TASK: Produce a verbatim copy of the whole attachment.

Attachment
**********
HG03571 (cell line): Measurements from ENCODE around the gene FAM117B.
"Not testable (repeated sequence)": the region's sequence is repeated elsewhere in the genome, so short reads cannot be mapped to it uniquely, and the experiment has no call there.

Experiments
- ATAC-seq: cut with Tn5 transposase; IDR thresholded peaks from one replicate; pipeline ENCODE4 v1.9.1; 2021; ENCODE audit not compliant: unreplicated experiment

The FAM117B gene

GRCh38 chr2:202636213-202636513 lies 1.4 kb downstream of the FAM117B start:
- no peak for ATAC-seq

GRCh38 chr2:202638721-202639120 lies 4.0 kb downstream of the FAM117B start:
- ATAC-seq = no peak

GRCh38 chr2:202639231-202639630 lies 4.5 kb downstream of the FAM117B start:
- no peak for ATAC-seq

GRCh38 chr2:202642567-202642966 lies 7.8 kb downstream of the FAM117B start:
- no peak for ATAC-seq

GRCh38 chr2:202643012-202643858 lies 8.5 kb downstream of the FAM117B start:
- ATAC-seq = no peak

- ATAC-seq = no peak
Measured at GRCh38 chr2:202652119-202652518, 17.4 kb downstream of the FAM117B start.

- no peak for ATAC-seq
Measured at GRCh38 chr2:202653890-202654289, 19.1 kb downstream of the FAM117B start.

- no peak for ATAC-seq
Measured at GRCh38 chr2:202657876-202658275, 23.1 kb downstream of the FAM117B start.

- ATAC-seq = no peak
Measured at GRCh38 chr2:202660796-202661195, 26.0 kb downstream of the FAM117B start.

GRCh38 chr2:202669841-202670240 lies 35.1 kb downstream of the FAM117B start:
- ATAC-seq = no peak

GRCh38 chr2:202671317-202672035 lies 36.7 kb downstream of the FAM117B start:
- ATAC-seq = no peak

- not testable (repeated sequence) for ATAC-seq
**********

HG03571 (cell line): Measurements from ENCODE around the gene FAM117B.
"Not testable (repeated sequence)": the region's sequence is repeated elsewhere in the genome, so short reads cannot be mapped to it uniquely, and the experiment has no call there.

Experiments
- ATAC-seq: cut with Tn5 transposase; IDR thresholded peaks from one replicate; pipeline ENCODE4 v1.9.1; 2021; ENCODE audit not compliant: unreplicated experiment

The FAM117B gene

GRCh38 chr2:202636213-202636513 lies 1.4 kb downstream of the FAM117B start:
- no peak for ATAC-seq

GRCh38 chr2:202638721-202639120 lies 4.0 kb downstream of the FAM117B start:
- ATAC-seq = no peak

GRCh38 chr2:202639231-202639630 lies 4.5 kb downstream of the FAM117B start:
- no peak for ATAC-seq

GRCh38 chr2:202642567-202642966 lies 7.8 kb downstream of the FAM117B start:
- no peak for ATAC-seq

GRCh38 chr2:202643012-202643858 lies 8.5 kb downstream of the FAM117B start:
- ATAC-seq = no peak

- ATAC-seq = no peak
Measured at GRCh38 chr2:202652119-202652518, 17.4 kb downstream of the FAM117B start.

- no peak for ATAC-seq
Measured at GRCh38 chr2:202653890-202654289, 19.1 kb downstream of the FAM117B start.

- no peak for ATAC-seq
Measured at GRCh38 chr2:202657876-202658275, 23.1 kb downstream of the FAM117B start.

- ATAC-seq = no peak
Measured at GRCh38 chr2:202660796-202661195, 26.0 kb downstream of the FAM117B start.

GRCh38 chr2:202669841-202670240 lies 35.1 kb downstream of the FAM117B start:
- ATAC-seq = no peak

GRCh38 chr2:202671317-202672035 lies 36.7 kb downstream of the FAM117B start:
- ATAC-seq = no peak

- not testable (repeated sequence) for ATAC-seq